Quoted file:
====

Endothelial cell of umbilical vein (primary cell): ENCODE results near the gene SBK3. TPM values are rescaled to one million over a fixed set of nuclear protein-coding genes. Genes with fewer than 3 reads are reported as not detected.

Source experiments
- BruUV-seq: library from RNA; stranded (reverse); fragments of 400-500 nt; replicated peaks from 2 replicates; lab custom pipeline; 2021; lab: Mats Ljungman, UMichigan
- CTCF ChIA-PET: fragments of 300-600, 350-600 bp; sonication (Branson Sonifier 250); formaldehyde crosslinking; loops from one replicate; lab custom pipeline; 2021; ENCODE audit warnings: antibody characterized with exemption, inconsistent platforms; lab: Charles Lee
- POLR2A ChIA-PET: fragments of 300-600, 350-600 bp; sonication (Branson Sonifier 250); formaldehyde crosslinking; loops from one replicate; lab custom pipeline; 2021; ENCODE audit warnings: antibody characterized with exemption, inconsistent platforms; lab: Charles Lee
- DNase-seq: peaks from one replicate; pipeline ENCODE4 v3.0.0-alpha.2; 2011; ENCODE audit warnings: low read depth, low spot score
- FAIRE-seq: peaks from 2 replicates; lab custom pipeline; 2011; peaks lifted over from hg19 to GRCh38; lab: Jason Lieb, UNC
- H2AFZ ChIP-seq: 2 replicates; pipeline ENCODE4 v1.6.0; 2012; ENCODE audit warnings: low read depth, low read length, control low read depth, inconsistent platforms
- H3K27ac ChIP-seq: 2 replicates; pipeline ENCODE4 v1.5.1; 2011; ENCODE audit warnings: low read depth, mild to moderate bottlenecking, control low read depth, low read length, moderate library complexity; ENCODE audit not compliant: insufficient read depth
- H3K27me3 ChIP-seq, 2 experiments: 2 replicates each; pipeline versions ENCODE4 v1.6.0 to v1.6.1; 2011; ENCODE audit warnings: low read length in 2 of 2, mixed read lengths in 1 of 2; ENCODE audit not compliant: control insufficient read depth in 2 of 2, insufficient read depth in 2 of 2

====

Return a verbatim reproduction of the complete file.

Endothelial cell of umbilical vein (primary cell): ENCODE results near the gene SBK3. TPM values are rescaled to one million over a fixed set of nuclear protein-coding genes. Genes with fewer than 3 reads are reported as not detected.

Source experiments
- BruUV-seq: library from RNA; stranded (reverse); fragments of 400-500 nt; replicated peaks from 2 replicates; lab custom pipeline; 2021; lab: Mats Ljungman, UMichigan
- CTCF ChIA-PET: fragments of 300-600, 350-600 bp; sonication (Branson Sonifier 250); formaldehyde crosslinking; loops from one replicate; lab custom pipeline; 2021; ENCODE audit warnings: antibody characterized with exemption, inconsistent platforms; lab: Charles Lee
- POLR2A ChIA-PET: fragments of 300-600, 350-600 bp; sonication (Branson Sonifier 250); formaldehyde crosslinking; loops from one replicate; lab custom pipeline; 2021; ENCODE audit warnings: antibody characterized with exemption, inconsistent platforms; lab: Charles Lee
- DNase-seq: peaks from one replicate; pipeline ENCODE4 v3.0.0-alpha.2; 2011; ENCODE audit warnings: low read depth, low spot score
- FAIRE-seq: peaks from 2 replicates; lab custom pipeline; 2011; peaks lifted over from hg19 to GRCh38; lab: Jason Lieb, UNC
- H2AFZ ChIP-seq: 2 replicates; pipeline ENCODE4 v1.6.0; 2012; ENCODE audit warnings: low read depth, low read length, control low read depth, inconsistent platforms
- H3K27ac ChIP-seq: 2 replicates; pipeline ENCODE4 v1.5.1; 2011; ENCODE audit warnings: low read depth, mild to moderate bottlenecking, control low read depth, low read length, moderate library complexity; ENCODE audit not compliant: insufficient read depth
- H3K27me3 ChIP-seq, 2 experiments: 2 replicates each; pipeline versions ENCODE4 v1.6.0 to v1.6.1; 2011; ENCODE audit warnings: low read length in 2 of 2, mixed read lengths in 1 of 2; ENCODE audit not compliant: control insufficient read depth in 2 of 2, insufficient read depth in 2 of 2